Since the basic controls are identical to the Giga 6, you’ll also have to deal with converting milk and milk froth from seconds to ounces (milliliters) on the Z6 to fill your glasses to an optimal level. I measured:

  • 1 second of hot milk = 0.2 ounces (6 grams or 6 milliliters)
  • 1 second of frothed milk = 0.14 – 0.17 ounces (4 – 5 grams)

For a filling volume of 6.75 ounces (200 milliliters) of milk, we need about 35 seconds. Since frothed milk has a larger volume, it will be correspondingly less. Take a standard Cappuccino, for example. In that case, I set 14 seconds of froth and got the exact results I aimed to achieve.

The Jura Z6 super-automatic coffee machine frothing milk with Arne beside it

My Ongoing Yet Reliable Complaint About Cleaning the Jura Z6

In terms of cleaning, the Jura Z6 is a coffee machine we know backward and forward. It comes from the manufacturer with:

  • Fixed brewing unit
  • Water filter
  • Sufficient automatic cleaning programs
  • Removable drip tray
  • Removable water reservoir

Basically, everything that moves can be removed and cleaned properly.

The Jura Z6 coffee maker water reservoir

That said, we are currently researching whether the automatic programs are enough to get a really clean brew group even withoutremoval in a long-term test with the Jura A1 (Note: This video is in the German language.). We’ll know more in about a year.

Not only will we open the machines but also disassemble them down to the very last circuit boards. We will definitely find out if the manufacturers have been truthful with us over the years or not about the claim that next-to-no coffee residue gets through.

Regarding the user manual, there is little-to-no reason to look at it when cleaning the Jura Z6. The display is large enough and informative enough to guide you through the process without breaking a sweat — or needing to take a peek at the manufacturer’s cleaning instructions.

The Jura Z6 super-automatic coffee machine grounds discard container

The Jura Z6 super-automatic coffee maker also reliably guides you in special cases. For example, when throwing in tablets for deep cleaning of the aroma grinder (aka the grinder).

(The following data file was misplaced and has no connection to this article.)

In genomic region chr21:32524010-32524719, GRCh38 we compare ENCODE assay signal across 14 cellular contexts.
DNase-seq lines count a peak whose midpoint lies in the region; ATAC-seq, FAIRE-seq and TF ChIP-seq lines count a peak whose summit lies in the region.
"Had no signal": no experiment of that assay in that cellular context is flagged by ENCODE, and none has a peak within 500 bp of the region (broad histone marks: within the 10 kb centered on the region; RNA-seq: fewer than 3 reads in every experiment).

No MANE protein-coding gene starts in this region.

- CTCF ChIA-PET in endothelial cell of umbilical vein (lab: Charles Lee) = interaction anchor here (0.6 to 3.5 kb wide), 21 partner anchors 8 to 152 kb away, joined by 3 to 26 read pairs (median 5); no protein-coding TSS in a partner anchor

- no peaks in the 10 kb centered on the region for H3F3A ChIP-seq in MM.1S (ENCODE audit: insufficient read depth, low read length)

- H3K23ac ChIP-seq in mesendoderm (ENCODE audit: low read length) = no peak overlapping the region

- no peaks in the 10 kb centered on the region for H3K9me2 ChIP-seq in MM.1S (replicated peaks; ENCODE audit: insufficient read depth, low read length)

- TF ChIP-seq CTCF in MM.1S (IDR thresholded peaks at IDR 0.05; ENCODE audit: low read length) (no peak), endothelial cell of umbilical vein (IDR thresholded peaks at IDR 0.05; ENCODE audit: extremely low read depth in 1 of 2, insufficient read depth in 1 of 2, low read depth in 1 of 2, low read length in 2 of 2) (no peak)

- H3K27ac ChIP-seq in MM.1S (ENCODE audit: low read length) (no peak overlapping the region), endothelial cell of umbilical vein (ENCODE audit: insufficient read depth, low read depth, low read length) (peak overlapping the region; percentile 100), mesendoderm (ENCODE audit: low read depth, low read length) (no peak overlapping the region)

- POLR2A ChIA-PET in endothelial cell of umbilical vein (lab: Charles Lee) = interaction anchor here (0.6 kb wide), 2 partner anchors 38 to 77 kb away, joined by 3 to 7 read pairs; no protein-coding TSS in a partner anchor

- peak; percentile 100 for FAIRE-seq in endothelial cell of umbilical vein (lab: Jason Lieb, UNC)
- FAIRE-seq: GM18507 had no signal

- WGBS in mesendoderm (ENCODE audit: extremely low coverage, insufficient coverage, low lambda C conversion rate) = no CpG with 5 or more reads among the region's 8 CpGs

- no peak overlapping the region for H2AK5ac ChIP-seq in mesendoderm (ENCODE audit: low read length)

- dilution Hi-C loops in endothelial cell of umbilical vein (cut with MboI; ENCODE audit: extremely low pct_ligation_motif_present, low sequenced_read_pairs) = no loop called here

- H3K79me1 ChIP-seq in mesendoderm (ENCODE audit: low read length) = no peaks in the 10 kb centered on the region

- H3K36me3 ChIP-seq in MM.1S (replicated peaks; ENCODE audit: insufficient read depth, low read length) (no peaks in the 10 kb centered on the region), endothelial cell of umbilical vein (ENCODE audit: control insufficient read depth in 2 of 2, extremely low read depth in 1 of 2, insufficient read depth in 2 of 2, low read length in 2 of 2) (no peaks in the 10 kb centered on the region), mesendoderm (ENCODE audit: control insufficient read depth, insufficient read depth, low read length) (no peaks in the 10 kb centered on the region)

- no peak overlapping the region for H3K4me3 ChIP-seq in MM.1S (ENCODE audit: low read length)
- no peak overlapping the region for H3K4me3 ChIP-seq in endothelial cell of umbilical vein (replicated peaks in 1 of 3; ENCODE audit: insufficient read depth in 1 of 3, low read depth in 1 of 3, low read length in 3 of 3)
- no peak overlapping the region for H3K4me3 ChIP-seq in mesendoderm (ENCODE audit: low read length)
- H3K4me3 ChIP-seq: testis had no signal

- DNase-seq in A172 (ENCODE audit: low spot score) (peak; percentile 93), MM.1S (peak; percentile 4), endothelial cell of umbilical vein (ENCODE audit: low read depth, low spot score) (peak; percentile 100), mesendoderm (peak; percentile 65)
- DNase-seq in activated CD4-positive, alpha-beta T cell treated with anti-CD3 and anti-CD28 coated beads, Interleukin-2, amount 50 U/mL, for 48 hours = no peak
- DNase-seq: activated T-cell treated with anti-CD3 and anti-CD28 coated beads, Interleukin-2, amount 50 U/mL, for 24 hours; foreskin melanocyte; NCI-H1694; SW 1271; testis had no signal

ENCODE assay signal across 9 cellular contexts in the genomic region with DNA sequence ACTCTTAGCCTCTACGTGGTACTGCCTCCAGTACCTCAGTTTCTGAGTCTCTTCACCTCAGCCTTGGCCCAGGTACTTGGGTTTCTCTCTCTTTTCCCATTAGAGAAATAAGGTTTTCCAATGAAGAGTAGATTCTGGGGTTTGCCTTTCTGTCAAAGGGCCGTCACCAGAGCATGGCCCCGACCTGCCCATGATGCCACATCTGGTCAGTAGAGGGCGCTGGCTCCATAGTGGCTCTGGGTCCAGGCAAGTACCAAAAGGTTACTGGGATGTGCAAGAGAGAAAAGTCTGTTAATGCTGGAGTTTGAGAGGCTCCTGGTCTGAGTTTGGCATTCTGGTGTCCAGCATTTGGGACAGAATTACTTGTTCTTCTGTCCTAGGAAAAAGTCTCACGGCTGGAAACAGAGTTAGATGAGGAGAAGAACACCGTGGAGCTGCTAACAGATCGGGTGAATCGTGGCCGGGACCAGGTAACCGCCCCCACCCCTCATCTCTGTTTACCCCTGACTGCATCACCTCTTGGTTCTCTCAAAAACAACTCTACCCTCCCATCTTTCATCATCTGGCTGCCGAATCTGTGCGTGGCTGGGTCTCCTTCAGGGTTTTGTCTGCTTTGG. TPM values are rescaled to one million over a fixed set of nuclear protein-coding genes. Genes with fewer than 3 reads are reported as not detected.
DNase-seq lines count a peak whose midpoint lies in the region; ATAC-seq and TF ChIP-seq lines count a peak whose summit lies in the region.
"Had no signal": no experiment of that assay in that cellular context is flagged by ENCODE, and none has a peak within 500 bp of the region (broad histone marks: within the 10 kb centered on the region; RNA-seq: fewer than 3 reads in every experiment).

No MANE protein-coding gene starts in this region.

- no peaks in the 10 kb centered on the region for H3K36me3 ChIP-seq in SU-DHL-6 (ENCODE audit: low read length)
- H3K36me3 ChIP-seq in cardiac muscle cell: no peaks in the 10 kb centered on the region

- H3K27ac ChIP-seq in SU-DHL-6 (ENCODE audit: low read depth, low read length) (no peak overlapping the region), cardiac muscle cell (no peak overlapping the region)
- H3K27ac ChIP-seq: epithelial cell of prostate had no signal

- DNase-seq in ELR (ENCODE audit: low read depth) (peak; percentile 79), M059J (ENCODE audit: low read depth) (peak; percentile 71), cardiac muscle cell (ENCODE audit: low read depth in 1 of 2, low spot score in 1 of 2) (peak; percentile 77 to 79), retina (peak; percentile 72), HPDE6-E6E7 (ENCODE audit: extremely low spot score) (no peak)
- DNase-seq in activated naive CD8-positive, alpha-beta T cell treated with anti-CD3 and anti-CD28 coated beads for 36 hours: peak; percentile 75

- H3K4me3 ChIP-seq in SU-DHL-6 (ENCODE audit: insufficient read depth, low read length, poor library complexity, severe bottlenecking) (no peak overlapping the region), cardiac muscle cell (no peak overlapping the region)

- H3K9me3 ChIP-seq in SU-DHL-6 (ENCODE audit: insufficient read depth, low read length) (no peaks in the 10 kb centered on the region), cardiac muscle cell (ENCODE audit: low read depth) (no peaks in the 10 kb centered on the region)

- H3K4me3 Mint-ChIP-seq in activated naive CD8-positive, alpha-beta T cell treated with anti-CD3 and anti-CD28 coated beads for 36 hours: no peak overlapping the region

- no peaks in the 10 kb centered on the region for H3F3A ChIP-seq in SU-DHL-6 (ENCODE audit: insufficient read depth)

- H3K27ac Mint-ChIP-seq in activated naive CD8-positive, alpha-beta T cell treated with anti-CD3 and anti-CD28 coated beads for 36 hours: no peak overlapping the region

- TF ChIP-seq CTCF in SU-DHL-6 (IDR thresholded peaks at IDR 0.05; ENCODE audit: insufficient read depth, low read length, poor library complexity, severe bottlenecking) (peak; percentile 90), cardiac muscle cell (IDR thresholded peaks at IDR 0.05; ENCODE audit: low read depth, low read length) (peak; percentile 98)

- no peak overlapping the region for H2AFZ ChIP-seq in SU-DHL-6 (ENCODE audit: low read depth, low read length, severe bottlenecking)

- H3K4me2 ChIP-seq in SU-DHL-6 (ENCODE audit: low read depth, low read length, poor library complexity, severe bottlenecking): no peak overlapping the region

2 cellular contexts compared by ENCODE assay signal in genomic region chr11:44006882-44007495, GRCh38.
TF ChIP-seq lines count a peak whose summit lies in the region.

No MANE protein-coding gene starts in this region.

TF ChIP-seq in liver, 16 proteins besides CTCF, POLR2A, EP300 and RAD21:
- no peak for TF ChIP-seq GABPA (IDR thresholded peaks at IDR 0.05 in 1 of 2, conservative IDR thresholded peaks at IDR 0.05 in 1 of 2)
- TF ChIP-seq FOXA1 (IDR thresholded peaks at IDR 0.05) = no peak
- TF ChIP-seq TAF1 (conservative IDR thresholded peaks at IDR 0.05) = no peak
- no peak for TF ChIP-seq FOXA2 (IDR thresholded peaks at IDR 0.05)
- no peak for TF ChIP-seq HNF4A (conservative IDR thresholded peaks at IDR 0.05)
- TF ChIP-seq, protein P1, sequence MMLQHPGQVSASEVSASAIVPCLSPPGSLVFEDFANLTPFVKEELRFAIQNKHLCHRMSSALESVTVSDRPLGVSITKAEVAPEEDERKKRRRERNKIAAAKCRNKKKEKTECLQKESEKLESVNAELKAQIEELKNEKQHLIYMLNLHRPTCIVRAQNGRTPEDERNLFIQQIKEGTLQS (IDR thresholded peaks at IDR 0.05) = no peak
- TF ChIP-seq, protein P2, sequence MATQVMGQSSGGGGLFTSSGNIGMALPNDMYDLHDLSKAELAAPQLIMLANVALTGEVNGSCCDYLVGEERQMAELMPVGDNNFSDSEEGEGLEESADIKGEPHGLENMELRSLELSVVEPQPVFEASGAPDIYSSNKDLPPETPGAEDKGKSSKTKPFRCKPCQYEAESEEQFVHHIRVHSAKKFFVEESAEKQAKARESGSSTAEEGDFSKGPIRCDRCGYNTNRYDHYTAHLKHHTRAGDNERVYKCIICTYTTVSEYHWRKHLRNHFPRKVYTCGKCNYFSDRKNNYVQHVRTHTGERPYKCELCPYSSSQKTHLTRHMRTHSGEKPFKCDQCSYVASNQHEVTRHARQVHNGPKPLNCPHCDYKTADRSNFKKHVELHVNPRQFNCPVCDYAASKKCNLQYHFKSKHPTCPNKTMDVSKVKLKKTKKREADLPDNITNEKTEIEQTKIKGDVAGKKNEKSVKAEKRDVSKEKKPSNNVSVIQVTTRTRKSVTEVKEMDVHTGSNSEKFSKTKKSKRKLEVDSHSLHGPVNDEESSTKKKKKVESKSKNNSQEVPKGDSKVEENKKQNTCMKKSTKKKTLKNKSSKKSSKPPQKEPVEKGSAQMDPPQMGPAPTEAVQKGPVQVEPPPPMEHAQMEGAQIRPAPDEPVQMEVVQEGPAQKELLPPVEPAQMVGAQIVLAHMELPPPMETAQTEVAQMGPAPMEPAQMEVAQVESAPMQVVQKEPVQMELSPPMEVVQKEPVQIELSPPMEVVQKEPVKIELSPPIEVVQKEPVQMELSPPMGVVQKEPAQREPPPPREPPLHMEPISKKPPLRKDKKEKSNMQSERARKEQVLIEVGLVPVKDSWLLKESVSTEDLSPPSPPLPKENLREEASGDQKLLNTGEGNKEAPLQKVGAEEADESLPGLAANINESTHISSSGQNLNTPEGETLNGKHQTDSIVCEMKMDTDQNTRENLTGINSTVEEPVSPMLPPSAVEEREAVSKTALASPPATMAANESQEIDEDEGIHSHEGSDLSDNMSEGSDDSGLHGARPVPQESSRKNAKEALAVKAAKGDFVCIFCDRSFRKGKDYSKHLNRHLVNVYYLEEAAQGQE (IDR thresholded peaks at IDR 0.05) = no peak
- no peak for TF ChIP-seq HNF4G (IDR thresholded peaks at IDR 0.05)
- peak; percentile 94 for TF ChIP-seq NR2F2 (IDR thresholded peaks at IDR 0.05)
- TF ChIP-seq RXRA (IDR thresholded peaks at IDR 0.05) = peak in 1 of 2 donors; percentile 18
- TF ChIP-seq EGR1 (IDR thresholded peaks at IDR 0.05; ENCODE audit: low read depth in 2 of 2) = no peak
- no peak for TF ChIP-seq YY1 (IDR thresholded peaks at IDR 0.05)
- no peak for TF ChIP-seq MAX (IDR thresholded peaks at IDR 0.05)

By the way, Polished Aluminum is clearly ahead of the curve when it comes to fingerprints — you can handle the machine without leaving so much as a trace. That is also one of the most important advantages of the Diamond Black color option if you’re interested.

The Verdict on the Jura Z6: Do We Leave Out the Price Comparison?

I just realized that I inevitably want to start every conclusion of my Jura super-automatic coffee machine reviews with a comment about the price. This is also true for the Jura Z6 review. However, I’m slowly coming to the realization that we sound like a broken record. So, let me try a new angle.

Jura classic

Jura Z6

The classic Jura machine is completely justifiable.

High-quality processing

Successful mix of classic and modern operation

Delicious espresso and frothed milk

App has potential for improvement

Fixed brew group

With Jura’s brand image well-known and established in both the United States and United Kingdom, in a price comparison with brands like DeLonghi, the Swiss machines always seem a bit overpriced, which will probably never change.

However, if we focus exclusively on the super-automatic coffee machine itself, the Jura Z6 is practically a bargain. This is true if we look at Jura machines, in general, and the Z series, in particular. The Jura Z6 is available for about $3,500 in the United States.

I like its successful mix of different operating concepts and love the results that flow from the coffee spout and milk frothing system. Not to mention that I celebrate the aroma as well. There really is nothing like the smell of fresh-ground coffee first thing in the morning — or any time of day really!

So, let’s not make life so difficult for ourselves in the best super-automatic coffee machine test. I’m already looking forward to seeing if and how my attitude changes when the Z10 shows up in our test kitchen as well as what happens after using the A1 for another year. You can obviously never rate a Jura without a footnote — or maybe that’s just me. In any case, there are a lot of positive things to say about Jura coffee makers.

I can’t wait to read your comments on the chic Jura Z6 super-automatic coffee machine in Polished Aluminum or Diamond Black. Let me know your thoughts and experiences!